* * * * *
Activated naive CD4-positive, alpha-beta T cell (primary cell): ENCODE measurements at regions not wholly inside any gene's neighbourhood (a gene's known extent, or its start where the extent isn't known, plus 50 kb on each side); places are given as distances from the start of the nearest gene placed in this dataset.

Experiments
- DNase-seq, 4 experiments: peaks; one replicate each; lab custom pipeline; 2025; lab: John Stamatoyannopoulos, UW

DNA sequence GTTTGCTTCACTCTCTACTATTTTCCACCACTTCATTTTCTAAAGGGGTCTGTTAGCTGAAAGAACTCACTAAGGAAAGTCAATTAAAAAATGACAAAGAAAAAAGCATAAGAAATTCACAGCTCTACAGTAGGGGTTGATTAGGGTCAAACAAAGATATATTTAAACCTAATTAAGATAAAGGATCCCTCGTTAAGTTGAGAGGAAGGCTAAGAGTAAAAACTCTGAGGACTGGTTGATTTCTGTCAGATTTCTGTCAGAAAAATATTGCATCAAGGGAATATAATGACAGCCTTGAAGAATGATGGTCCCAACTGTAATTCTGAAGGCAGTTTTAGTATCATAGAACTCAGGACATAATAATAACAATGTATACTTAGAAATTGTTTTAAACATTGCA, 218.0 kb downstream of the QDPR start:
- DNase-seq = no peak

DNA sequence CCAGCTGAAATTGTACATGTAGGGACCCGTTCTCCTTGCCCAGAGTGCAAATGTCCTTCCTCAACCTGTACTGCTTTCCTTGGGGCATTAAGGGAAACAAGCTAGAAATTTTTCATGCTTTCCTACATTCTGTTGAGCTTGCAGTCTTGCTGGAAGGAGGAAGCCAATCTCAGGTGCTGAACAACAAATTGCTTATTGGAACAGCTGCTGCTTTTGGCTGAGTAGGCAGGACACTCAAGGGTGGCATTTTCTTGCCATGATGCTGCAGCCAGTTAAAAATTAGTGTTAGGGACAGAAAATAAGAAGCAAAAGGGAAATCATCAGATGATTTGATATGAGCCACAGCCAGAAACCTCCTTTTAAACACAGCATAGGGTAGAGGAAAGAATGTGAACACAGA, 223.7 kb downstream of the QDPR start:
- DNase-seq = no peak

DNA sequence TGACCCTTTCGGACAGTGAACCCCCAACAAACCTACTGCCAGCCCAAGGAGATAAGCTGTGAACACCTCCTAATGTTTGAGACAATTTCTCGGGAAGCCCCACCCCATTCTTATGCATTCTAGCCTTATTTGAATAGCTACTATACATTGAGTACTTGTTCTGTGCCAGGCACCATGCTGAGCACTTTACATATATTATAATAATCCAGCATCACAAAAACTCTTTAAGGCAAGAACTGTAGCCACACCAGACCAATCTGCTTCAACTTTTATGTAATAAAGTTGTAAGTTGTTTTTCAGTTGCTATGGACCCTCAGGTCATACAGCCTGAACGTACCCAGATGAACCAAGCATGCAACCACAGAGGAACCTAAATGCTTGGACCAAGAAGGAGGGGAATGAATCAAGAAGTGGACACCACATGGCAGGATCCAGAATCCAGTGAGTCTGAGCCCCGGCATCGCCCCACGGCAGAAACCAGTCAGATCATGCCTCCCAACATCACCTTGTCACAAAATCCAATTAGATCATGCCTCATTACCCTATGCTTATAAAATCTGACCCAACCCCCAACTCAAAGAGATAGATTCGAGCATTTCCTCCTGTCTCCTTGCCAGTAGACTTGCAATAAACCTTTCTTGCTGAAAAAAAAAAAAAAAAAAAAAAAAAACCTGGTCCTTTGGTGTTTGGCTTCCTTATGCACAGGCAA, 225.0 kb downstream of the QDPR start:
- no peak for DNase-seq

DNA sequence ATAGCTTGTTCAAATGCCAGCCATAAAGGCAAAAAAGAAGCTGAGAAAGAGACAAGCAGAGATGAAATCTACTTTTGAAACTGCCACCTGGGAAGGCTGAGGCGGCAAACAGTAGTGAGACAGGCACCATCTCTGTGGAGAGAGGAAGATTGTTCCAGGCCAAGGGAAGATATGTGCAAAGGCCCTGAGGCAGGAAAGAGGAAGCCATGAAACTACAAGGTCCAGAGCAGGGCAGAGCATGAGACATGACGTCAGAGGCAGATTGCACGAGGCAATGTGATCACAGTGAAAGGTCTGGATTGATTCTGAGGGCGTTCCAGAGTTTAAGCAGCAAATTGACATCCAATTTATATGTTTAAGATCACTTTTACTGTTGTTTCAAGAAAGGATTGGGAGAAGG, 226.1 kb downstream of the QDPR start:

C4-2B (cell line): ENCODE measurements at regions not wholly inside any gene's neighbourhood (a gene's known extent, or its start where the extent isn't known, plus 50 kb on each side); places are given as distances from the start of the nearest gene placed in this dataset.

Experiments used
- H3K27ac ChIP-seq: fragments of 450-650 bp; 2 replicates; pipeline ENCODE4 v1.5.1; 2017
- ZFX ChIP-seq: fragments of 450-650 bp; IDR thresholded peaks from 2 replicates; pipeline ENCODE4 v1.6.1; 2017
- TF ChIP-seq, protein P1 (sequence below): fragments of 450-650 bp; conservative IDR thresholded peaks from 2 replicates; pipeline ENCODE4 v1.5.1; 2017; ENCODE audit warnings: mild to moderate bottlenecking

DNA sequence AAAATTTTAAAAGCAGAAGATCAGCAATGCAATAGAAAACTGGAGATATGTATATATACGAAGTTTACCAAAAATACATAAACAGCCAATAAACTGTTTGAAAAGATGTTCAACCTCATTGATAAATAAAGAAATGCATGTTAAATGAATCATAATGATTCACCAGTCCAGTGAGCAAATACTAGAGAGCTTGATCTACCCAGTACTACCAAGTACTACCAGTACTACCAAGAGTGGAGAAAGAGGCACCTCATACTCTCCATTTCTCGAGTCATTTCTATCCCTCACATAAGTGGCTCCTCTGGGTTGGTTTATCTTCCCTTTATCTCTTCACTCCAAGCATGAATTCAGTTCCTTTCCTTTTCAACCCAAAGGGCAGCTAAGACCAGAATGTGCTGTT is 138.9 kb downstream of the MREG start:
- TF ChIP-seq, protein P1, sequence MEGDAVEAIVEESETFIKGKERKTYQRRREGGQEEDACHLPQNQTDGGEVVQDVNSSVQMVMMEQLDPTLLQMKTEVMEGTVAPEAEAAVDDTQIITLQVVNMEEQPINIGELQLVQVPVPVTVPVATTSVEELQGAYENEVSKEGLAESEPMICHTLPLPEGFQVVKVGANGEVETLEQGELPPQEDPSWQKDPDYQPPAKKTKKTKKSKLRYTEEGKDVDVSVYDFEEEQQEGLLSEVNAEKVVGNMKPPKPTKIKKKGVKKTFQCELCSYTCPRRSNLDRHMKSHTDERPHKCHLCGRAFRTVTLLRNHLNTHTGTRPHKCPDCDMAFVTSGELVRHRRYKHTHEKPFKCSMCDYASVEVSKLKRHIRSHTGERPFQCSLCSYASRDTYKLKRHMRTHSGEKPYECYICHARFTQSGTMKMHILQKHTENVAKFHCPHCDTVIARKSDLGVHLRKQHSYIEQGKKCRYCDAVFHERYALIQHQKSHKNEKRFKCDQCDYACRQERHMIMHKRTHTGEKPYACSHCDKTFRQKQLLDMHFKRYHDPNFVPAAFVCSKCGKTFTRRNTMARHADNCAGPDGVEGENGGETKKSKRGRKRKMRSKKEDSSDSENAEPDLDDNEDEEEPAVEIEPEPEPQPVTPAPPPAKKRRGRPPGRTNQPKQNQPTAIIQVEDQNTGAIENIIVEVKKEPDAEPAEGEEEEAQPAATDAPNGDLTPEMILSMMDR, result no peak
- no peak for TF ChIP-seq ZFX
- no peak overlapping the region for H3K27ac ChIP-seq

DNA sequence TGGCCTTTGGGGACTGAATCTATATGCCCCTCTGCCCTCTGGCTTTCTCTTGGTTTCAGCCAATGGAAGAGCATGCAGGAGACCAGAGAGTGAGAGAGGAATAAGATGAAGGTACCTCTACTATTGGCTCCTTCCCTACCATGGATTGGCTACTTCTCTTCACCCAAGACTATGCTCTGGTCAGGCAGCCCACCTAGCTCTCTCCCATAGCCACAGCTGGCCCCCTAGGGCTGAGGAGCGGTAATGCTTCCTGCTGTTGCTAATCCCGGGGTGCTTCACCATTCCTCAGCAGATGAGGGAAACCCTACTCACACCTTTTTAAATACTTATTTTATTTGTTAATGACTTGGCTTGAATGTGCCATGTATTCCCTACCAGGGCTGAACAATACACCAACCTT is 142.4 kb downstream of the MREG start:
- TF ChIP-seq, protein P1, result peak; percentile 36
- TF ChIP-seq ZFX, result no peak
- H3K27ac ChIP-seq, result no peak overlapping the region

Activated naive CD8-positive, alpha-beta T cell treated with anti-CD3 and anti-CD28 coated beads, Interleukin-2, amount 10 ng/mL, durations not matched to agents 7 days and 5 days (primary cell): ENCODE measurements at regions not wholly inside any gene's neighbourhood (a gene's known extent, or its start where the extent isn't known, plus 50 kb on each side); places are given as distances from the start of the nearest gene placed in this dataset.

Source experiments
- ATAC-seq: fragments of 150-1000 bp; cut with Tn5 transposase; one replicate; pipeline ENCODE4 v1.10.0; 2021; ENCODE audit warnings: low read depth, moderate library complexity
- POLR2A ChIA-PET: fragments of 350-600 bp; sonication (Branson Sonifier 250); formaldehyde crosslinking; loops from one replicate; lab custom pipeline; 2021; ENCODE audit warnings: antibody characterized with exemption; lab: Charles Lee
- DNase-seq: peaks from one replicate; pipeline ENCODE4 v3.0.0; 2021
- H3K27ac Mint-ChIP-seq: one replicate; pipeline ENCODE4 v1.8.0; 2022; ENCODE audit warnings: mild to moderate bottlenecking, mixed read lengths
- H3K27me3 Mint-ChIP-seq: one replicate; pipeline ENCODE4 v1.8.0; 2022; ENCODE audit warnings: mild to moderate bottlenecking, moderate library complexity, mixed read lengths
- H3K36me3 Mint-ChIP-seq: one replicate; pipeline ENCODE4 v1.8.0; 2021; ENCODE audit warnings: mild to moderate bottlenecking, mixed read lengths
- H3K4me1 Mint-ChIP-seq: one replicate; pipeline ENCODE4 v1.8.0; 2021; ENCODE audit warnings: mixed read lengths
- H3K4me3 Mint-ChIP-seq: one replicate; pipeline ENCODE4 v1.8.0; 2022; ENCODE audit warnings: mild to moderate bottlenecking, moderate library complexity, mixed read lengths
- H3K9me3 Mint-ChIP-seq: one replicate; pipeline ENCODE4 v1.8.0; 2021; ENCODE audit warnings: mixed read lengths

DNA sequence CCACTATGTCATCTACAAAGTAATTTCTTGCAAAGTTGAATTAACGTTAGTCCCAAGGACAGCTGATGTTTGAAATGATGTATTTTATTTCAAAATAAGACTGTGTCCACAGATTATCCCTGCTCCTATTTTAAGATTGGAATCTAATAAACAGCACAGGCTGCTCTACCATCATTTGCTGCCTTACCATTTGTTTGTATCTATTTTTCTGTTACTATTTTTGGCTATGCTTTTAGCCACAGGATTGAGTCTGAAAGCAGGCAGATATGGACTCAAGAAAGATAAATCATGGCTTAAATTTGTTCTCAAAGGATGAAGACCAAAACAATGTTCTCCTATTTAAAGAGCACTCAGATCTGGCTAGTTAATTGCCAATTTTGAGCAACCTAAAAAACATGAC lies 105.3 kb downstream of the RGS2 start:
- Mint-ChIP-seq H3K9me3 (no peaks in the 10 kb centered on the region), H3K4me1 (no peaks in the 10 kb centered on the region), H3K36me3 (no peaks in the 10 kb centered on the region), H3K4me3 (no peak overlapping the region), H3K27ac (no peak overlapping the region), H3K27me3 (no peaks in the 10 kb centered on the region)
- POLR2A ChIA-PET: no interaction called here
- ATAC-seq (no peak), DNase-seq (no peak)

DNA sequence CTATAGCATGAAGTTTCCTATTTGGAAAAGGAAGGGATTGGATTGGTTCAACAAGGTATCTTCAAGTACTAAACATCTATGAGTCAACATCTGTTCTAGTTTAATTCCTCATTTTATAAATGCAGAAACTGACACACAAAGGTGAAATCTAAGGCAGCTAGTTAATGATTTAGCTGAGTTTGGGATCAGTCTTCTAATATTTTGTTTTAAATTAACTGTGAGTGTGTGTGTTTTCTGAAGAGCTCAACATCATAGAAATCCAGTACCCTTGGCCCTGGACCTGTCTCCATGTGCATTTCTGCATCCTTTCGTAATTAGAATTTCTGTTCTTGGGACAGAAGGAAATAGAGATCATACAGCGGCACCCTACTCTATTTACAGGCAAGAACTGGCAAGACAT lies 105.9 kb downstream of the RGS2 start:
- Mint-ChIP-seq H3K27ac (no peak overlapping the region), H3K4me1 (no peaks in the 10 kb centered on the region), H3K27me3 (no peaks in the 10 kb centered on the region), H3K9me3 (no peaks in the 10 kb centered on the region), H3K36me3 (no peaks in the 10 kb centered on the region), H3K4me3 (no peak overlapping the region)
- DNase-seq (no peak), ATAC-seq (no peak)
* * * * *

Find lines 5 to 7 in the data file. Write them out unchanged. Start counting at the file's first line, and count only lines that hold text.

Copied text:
- DNase-seq = no peak

DNA sequence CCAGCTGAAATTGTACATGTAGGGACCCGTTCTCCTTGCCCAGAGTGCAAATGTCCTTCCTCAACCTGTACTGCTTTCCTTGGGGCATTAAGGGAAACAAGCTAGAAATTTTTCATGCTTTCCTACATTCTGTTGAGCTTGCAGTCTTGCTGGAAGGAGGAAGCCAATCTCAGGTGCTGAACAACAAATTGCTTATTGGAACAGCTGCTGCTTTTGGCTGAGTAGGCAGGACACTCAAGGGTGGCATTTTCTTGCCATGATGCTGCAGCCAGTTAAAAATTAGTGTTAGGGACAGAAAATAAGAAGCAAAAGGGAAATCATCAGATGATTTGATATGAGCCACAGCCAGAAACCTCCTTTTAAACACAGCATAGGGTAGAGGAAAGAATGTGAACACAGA, 223.7 kb downstream of the QDPR start:
- DNase-seq = no peak